One of Japan’s most widely used dating apps recently suffered a cyberattack, potentially exposing the personal information of close to 2 million people, a new report from Bloomberg shows.
Omiai (which translates to “matchmaking” in English) is a popular dating service wherein men must pay a monthly fee—¥3,980, or $37—while women are allowed to set up accounts for free. The app, which has close to 7 million users, is run by the media company Net Marketing Co.
On Monday, the firm disclosed that on April 28, someone had gained unauthorized access to several of its servers that house data related to Omiai users’ age verification data. It’s unclear just how many accounts were accessed, though the nature of the data exposed seems pretty sensitive: users’ ages, photo ID, driver’s license, passports, and insurance cards were all apparently included in the breach. Credit card data was specifically not leaked in the hack, the company said.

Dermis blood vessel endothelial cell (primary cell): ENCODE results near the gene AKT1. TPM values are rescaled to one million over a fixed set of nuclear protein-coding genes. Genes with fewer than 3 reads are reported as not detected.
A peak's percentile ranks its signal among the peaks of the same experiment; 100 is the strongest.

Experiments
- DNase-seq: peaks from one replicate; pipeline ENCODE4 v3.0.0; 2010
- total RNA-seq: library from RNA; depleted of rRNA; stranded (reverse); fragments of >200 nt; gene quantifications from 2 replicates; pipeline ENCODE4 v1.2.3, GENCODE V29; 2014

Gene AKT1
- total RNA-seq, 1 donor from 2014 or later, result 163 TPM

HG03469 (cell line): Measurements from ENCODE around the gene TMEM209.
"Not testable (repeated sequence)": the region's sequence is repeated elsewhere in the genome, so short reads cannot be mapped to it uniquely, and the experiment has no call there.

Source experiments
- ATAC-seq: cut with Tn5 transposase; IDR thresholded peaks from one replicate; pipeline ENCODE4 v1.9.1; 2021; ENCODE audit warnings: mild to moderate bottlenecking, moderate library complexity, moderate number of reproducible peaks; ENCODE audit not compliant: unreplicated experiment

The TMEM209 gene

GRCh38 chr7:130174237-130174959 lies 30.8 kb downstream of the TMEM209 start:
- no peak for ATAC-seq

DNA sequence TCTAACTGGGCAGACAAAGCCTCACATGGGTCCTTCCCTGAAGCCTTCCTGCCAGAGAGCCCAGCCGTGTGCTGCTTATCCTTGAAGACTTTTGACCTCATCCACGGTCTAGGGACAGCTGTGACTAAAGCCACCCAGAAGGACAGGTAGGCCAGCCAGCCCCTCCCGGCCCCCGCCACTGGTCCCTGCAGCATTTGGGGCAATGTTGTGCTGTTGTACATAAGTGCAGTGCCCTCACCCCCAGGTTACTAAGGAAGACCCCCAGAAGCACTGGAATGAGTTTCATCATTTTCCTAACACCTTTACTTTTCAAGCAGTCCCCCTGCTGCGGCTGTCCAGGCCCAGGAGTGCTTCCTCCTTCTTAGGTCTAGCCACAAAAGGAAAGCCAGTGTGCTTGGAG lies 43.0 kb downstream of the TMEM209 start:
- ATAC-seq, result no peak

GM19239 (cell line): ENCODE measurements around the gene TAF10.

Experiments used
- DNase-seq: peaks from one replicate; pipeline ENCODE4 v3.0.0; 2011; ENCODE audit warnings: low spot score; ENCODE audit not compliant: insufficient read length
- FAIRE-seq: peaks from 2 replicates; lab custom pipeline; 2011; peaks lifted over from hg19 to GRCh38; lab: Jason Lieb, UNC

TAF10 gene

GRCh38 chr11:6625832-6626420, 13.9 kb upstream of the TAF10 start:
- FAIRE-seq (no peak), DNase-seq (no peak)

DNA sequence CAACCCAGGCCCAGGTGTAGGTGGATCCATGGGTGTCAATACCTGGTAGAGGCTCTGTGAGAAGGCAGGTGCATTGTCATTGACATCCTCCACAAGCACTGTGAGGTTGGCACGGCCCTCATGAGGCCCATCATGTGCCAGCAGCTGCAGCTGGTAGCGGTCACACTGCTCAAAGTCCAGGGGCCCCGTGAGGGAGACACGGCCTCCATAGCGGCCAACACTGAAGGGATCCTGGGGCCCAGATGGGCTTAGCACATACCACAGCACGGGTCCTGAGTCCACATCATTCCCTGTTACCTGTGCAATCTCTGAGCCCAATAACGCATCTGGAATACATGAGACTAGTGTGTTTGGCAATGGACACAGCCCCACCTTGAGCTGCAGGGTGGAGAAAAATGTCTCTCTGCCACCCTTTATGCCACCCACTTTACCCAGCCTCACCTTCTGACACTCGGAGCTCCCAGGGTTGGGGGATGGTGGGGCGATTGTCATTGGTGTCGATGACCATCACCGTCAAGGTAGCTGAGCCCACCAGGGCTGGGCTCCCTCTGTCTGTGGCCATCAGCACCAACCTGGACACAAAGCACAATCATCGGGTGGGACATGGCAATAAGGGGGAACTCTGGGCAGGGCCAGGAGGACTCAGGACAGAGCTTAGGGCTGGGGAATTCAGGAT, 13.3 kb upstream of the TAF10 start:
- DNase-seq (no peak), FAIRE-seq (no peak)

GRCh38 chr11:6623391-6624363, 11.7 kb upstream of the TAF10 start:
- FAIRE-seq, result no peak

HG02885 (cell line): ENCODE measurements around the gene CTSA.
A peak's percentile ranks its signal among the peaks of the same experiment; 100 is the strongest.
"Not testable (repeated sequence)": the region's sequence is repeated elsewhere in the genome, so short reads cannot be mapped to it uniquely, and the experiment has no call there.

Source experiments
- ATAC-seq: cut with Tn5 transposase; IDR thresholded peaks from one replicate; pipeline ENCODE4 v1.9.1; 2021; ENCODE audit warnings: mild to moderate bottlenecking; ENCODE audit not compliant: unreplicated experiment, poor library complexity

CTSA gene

Net Marketing said that after discovering the intrusion it subsequently blocked the hacker’s IP address and implemented a number of other security procedures. However, the incident nevertheless caused an evaporation of confidence in the company, with its stock dropping nearly 20% on Monday, according to the Bangkok Post.
Dating sites are pretty natural targets for hackers because of the bounty of personal information they provide. Aside from the large Ashley Madison data breach in 2015, many smaller dating sites have experienced similarly turbulent data kerfuffles. Just several weeks ago it was Manhunt, a gay dating site, that suffered a cyberattack and got some unknown amount of its user data pilfered, while other recent hacks have included the recent MeetMindful dump, and others.
So, stay safe out there, swipers. At least when you meet someone the old-fashioned way, no one tries to steal your passport info…right?